Businesses Face Higher D.C. Taxes for Stadium
By Lori Montgomery
Washington Post Staff Writer
Wednesday, June 16, 2004; Page B01
D.C. officials have told business leaders for the first time that they might be asked to contribute up to $20 million a year in new taxes to fund construction of a major league baseball stadium, but business leaders say they need more details before they endorse the proposal.
Mark Tuohey, chairman of the D.C. Sports and Entertainment Commission, met June 2 with the city's largest business groups to sketch the broad outlines of Mayor Anthony A. Williams's plan to pay for a ballpark entirely with public funds. The financing plan is a critical component of the mayor's bid to persuade baseball officials to relocate the financially struggling Montreal Expos to the nation's capital.
During the meeting, Tuohey told representatives of the D.C. Chamber of Commerce, the Greater Washington Board of Trade and the Federal City Council that the financing package is likely to include $18 million to $20 million a year in new taxes on business -- more than double the $9 million the groups endorsed last year under an earlier stadium proposal.
Tuohey also told them that the city has yet to decide whether to impose a tax on gross receipts, as Williams sought last year, or whether to tax personal business property, dramatically altering the type of businesses that would be hit hardest.
Tuohey said the city also might seek a combination of the two taxes, and he told business leaders that the city has yet to determine which businesses would be affected or at what rate they would be taxed.
Afterward, Chamber President Barbara Lang said Tuohey asked the groups for their support. Though all three said they remain enthusiastic about luring baseball back to the District, none was ready to commit to the mayor's plan without more details, she said.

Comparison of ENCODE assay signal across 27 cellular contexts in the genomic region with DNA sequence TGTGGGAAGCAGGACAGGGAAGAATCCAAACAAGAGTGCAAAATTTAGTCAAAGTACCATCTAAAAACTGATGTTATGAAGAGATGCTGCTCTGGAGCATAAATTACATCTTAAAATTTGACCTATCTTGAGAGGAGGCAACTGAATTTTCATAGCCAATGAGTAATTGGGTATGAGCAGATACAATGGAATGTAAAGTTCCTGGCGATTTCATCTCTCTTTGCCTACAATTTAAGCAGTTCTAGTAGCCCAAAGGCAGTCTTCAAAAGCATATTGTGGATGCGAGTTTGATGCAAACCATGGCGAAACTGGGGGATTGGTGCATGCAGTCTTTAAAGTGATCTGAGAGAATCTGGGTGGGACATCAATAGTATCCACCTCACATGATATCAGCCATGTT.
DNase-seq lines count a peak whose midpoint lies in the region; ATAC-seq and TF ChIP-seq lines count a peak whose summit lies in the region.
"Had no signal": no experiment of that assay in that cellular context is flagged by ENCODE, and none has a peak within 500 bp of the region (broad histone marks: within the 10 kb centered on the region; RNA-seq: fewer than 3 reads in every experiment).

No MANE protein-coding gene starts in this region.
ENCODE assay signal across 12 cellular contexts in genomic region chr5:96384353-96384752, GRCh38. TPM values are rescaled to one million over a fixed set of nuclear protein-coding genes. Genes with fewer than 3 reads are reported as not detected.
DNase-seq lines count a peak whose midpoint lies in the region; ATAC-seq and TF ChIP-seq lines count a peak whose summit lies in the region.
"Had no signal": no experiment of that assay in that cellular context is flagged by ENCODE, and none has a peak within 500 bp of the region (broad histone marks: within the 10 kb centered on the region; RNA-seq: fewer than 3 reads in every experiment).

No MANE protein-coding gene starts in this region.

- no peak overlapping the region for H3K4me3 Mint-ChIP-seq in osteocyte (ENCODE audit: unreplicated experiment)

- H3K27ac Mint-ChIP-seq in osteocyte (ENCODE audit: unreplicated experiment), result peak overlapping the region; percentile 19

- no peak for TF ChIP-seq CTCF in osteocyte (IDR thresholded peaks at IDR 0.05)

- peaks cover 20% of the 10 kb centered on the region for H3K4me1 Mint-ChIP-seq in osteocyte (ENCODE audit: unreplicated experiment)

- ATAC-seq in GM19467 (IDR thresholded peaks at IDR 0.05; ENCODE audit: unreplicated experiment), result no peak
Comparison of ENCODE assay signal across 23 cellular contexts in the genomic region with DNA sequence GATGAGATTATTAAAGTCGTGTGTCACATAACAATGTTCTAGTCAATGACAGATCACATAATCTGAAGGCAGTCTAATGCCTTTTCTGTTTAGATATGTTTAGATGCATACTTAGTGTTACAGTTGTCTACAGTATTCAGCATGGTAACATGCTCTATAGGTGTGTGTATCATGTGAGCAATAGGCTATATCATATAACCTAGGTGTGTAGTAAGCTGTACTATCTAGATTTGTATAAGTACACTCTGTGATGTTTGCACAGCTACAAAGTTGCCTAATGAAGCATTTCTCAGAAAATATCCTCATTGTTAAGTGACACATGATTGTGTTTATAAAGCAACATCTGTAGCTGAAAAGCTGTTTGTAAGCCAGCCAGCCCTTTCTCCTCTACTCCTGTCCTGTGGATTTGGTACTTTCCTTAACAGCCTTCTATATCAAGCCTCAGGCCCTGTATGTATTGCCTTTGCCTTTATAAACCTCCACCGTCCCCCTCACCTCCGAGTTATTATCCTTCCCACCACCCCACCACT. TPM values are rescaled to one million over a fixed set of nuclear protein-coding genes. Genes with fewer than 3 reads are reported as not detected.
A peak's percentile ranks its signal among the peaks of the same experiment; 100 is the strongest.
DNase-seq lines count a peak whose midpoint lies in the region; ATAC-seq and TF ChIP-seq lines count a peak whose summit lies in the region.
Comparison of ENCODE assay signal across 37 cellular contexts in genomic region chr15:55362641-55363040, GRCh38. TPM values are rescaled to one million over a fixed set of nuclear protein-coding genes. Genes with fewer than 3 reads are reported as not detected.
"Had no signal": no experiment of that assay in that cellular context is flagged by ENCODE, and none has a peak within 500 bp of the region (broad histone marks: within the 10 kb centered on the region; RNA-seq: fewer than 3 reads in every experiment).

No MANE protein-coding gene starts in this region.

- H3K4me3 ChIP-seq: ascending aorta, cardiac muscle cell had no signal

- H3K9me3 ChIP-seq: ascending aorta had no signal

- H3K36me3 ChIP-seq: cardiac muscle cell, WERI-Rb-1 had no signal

Lang said she is especially concerned about the possibility of a business property tax, which could hit businesses that own significant tangible property much harder than the tax on gross receipts contemplated last year. For instance, Lang said, PEPCO would have paid $12,000 in additional taxes under last year's proposal. With a property tax, she fears that the company's annual levy could jump to $100,000.
"We told them if they wanted us to sell this, we needed a lot more information. And even then, we weren't quite sure we could sell it," Lang said. "We found some of this troubling. . . . We wanted to be supportive, but we could not do it, at least the way we see it right now."
Board of Trade President Bob Peck and Federal City Council Chairman Terry Golden said they are hopeful that the city and the business community can reach an agreement on a financing package.
"I think you can safely say that the Federal City Council and the business community that we represent is very supportive of having baseball come to Washington, D.C., and supportive of the mayor's and city council's efforts in that regard," Golden said. "We recognize that we're going to be asked to support that financially, and we're prepared to do that."
But Peck said he won't broach the subject with his members until the mayor and D.C. Council lay something more concrete on the table.
"We continue to support strongly bringing baseball somewhere to the region," Peck said. His organization has members in Northern Virginia, which has launched a separate bid for the Expos. "I've not taken the time or spent the energy to ask our members about what we hear might be a personal property tax."
Ambivalence in the business community about the mayor's financing plan raises doubts about his ability to deliver on promises to baseball officials, who plan to decide this year on a permanent home for the Expos. The team has been floundering financially in Montreal. In addition to the District and Northern Virginia, the league is considering Las Vegas, Portland, Ore., Norfolk and Monterrey, Mexico.
A baseball official did not respond to a request for comment yesterday. The league prefers that the Expos go to a city with a publicly built stadium.
Tuohey, the sports commission chairman, said he is "confident that we can deal with" the concerns of business leaders. He said reaction to the financing plan was positive.
"We assured the representatives that we will make sure this is fair and equitable," Tuohey said. "I felt very good about the reaction."
Mayoral spokesman Tony Bullock said that Williams (D), too, is confident that he can win the backing of the business community.
"Obviously, we need the support of the business community for this to work," Bullock said. "They want baseball here. They recognize the economic benefit to businesses across the District. We just have to find the right balance, and we will."
Staff writer Thomas Heath contributed to this report.
© 2004 The Washington Post Company